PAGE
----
Skip to content

The Top Ten Films of 2016

January 16, 2017



Are there 2016 movies that I have yet to catch up with? Of course. At some point though, when compiling a list of what you consider to the be the very best films of the year, you just have to stop and realize that there will be some films you’ll have to catch up with later. It’s as hard a reality to grasp as leaving certain films off your Top Ten list, which is inevitable. These arbitrary lists are never easy, but it helps to go with your heart, not your head. Below is a list of noteworthy films from that were released in some form during a challenging year. 

2016 was a year that was filled with disappointments, loss and division, away from the big-screen. I’m reminded that the power of cinema continues to be a safe haven and an art form that can provide therapy and catharsis.  Many of the films on this list excel at providing pure entertainment, while others are the best in their respective genre, but overall these are movies that have connected and resonated in an impacting manner. They are movies that are unique and necessary as well as ones that are different and enlightening.

My list is compiled of films that have moved me emotionally, surprised me entirely, subverted expectations with a welcome authenticity and whelmed me with reassurance that movies can still delight and offer needed escapism. Ultimately, my picks are films that left me feeling glad that I had watched them and eager to persuade others to see them. I maintain that the films I listed this past July in my Top Five Films of 2016 (so far) are still great and any that didn’t make this list are certainly considered Honorable Mentions of 2016.

As in past years, I’m joined by Keeping It Reel contributing writers, all of whom I respect and value. Mark Pracht and Steven Attanasie return, offering their selections and we welcome the latest addition, Joshua Bertram, who covered the Toronto International Film Festival, among other films. Posting these lists wouldn’t be the same without the irreplaceable participation of these gentlemen and I continue to be fascinated by how our lists compare, contrast and cross over.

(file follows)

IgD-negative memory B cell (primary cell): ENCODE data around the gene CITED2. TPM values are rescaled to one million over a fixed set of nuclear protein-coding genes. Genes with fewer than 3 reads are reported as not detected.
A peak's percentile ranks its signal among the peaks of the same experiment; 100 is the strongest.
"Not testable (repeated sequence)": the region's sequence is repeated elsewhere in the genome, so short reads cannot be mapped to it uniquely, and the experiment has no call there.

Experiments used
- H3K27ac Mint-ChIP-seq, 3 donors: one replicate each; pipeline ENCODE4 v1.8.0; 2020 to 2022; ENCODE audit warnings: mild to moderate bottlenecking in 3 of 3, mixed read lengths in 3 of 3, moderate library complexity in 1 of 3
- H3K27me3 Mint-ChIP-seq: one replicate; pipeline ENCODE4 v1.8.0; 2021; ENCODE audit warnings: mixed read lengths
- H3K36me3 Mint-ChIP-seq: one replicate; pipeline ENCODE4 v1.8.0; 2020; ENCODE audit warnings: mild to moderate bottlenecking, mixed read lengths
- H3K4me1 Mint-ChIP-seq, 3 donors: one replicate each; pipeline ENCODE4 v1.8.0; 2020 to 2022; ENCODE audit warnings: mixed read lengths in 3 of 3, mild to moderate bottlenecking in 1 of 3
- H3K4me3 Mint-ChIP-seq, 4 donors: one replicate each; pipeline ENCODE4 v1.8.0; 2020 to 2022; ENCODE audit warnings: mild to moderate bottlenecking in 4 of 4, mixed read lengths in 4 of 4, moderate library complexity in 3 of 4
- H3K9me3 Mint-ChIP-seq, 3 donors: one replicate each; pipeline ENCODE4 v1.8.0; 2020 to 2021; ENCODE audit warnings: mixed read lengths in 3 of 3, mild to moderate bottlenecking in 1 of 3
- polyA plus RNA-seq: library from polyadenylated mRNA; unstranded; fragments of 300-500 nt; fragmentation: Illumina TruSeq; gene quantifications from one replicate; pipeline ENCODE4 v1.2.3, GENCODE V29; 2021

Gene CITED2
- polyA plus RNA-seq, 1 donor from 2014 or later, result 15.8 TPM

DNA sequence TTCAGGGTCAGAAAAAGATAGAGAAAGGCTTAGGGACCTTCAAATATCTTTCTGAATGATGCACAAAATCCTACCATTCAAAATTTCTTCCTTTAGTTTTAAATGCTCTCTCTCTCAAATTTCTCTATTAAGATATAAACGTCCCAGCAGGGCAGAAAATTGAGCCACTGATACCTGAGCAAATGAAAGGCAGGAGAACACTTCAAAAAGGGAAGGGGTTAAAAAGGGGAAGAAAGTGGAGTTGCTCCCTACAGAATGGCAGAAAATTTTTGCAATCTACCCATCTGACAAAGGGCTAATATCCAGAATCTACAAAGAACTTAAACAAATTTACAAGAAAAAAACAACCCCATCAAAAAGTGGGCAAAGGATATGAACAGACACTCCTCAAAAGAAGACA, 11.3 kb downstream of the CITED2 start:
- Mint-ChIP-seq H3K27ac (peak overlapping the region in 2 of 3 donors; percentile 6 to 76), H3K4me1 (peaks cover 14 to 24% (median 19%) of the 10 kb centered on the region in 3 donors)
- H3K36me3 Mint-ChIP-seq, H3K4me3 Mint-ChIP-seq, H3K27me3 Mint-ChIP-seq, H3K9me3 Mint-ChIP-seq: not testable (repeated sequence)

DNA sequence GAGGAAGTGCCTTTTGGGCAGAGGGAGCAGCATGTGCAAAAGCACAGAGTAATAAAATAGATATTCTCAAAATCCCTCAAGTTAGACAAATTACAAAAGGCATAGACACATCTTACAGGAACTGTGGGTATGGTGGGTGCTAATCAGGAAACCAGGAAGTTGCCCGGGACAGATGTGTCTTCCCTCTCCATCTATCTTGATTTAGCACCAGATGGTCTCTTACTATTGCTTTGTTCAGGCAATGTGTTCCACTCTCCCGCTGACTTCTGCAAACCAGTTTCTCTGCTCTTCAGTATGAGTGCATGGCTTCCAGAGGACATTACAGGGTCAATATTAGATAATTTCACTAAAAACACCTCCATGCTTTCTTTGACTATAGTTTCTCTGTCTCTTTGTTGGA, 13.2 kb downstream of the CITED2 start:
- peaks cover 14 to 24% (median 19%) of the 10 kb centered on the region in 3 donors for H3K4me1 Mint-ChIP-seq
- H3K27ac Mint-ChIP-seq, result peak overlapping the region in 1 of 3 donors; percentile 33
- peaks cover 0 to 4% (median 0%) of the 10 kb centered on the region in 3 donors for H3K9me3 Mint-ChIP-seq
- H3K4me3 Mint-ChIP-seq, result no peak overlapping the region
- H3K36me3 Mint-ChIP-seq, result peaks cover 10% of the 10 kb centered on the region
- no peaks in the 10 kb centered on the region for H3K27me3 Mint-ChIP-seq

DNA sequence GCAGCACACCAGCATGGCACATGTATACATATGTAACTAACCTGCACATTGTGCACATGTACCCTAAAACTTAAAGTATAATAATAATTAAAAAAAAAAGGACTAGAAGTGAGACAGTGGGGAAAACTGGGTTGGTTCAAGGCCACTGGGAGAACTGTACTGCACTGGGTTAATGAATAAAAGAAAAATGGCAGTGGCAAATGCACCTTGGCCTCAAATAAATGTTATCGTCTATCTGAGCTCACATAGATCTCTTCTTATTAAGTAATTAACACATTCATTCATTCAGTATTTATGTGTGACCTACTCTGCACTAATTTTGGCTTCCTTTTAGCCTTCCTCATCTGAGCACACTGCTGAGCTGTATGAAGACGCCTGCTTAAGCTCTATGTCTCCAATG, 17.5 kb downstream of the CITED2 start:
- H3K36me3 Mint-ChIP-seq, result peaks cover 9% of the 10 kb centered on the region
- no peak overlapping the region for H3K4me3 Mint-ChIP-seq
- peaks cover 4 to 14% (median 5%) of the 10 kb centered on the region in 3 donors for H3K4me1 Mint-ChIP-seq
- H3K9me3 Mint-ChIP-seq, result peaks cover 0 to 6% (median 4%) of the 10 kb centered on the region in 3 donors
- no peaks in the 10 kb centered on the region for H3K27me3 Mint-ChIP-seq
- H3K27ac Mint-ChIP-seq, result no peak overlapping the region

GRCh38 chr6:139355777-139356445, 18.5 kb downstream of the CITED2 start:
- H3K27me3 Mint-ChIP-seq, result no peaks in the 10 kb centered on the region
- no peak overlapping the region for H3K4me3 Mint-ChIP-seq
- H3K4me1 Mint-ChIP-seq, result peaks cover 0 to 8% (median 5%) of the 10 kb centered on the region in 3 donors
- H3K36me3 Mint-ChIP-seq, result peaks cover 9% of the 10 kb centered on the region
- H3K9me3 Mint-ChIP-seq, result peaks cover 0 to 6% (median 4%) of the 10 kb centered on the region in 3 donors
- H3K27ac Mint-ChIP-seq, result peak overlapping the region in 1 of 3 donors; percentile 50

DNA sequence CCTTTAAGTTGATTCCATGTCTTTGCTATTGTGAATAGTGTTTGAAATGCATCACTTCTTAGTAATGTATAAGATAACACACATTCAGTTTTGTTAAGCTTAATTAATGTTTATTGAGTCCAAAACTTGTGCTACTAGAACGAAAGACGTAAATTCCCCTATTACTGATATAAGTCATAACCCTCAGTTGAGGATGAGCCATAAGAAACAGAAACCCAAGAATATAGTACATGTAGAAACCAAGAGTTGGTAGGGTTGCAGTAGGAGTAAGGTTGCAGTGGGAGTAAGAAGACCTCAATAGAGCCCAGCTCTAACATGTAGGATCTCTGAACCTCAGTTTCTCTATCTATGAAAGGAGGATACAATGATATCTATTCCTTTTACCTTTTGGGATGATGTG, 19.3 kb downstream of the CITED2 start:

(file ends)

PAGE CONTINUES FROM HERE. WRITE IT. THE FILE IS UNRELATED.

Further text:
Of course, there are films we wish we could’ve included and for each of us this  Top Ten list could’ve easily been extended. Among the films we really liked that didn’t make the cut and were not represented here are:

Ava DuVernay’s “13th“, Dan Trachtenberg’s “10 Cloverfield Lane“, Andrew Cividino’s “Sleeping Giant“, Scott Derrickson’s “Doctor Strange“, Park Chan Wook’s “The Handmaiden“, Tim Miller’s “Deadpool“, Taika Wapiti’s “Hunt for the Wilderpeople“, Kevin Funk’s “Hello Destroyer“, Anthony & Joe Russo’s “Captain America: Civil War“, Roger Ross Williams’ “Life, Animated“, Denzel Washington’s “Fences“, Paul Verhoeven’s “Elle“, Martin Scorsese’s “Silence“, “Jeremy Saulnier’s “Green Room” Trey Edward Shults’ “Krisha” Jeff Nichols’ “Loving” Julio Quintana’s “The Vessel“,Joel and Ethan Coen’s “Hail, Caesar!”, Mari-Lynn C. Evans and Jordan Freeman’s “Blood on the Mountain”, Marty Langford’s “Doomed: The Untold Story of Roger Corman’s the Fantastic Four“, Michael Fiore and Erik Sharkey’s “Floyd Norman: An Animated Life” and Mike Birbiglia’s “Don’t Think Twice